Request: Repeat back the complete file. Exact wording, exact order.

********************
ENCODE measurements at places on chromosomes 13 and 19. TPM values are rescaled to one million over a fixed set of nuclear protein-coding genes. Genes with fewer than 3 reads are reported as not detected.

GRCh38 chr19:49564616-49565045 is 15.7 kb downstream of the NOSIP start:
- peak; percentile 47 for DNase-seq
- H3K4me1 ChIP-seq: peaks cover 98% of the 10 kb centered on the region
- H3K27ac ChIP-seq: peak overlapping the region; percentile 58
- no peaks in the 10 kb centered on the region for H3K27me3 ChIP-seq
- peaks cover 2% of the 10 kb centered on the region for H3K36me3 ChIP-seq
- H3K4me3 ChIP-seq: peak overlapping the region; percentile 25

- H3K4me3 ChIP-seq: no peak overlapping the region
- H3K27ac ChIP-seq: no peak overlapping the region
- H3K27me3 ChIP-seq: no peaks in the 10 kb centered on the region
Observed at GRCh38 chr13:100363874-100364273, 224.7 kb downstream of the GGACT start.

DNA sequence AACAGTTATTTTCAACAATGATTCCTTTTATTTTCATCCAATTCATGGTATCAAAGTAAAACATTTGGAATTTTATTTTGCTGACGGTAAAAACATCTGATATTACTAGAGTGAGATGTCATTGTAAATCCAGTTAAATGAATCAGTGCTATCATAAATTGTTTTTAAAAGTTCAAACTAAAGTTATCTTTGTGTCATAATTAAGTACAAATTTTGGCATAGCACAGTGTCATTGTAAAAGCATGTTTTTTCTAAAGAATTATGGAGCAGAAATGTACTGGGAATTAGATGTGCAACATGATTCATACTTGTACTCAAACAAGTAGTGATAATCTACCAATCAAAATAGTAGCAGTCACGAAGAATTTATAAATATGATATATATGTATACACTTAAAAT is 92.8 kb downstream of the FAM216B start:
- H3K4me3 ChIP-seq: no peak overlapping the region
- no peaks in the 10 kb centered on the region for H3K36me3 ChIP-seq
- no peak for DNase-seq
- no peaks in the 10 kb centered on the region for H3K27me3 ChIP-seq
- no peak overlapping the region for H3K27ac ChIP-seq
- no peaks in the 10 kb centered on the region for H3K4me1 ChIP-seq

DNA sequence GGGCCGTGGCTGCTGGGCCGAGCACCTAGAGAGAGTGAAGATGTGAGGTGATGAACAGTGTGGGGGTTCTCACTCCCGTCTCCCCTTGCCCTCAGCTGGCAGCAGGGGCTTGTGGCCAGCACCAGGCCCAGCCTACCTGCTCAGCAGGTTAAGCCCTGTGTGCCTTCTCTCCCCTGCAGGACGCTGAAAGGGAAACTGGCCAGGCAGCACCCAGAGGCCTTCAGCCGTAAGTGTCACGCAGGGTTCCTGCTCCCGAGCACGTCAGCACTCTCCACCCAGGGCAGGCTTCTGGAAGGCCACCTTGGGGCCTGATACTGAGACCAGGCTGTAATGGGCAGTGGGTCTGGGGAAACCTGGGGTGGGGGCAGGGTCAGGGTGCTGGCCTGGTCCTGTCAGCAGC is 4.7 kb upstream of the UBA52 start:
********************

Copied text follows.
ENCODE measurements at places on chromosomes 13 and 19. TPM values are rescaled to one million over a fixed set of nuclear protein-coding genes. Genes with fewer than 3 reads are reported as not detected.

GRCh38 chr19:49564616-49565045 is 15.7 kb downstream of the NOSIP start:
- peak; percentile 47 for DNase-seq
- H3K4me1 ChIP-seq: peaks cover 98% of the 10 kb centered on the region
- H3K27ac ChIP-seq: peak overlapping the region; percentile 58
- no peaks in the 10 kb centered on the region for H3K27me3 ChIP-seq
- peaks cover 2% of the 10 kb centered on the region for H3K36me3 ChIP-seq
- H3K4me3 ChIP-seq: peak overlapping the region; percentile 25

- H3K4me3 ChIP-seq: no peak overlapping the region
- H3K27ac ChIP-seq: no peak overlapping the region
- H3K27me3 ChIP-seq: no peaks in the 10 kb centered on the region
Observed at GRCh38 chr13:100363874-100364273, 224.7 kb downstream of the GGACT start.

DNA sequence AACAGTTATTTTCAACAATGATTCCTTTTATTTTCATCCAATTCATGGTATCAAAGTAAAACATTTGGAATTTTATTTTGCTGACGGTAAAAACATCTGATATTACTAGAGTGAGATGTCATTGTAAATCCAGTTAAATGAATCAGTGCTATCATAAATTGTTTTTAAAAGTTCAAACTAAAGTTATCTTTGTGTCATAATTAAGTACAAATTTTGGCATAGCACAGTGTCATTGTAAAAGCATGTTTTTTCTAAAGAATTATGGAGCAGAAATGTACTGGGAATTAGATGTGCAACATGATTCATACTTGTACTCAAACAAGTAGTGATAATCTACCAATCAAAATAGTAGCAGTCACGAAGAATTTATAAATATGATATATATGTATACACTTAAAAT is 92.8 kb downstream of the FAM216B start:
- H3K4me3 ChIP-seq: no peak overlapping the region
- no peaks in the 10 kb centered on the region for H3K36me3 ChIP-seq
- no peak for DNase-seq
- no peaks in the 10 kb centered on the region for H3K27me3 ChIP-seq
- no peak overlapping the region for H3K27ac ChIP-seq
- no peaks in the 10 kb centered on the region for H3K4me1 ChIP-seq

DNA sequence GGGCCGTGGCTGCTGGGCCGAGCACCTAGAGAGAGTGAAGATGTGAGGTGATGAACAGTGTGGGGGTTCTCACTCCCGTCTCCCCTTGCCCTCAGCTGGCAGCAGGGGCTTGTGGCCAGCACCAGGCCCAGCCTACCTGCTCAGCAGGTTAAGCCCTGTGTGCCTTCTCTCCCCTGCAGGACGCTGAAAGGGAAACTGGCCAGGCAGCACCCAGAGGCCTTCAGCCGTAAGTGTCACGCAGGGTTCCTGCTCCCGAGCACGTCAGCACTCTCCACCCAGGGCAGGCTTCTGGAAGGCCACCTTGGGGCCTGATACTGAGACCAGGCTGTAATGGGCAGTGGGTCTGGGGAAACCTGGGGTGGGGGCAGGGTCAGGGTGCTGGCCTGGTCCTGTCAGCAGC is 4.7 kb upstream of the UBA52 start: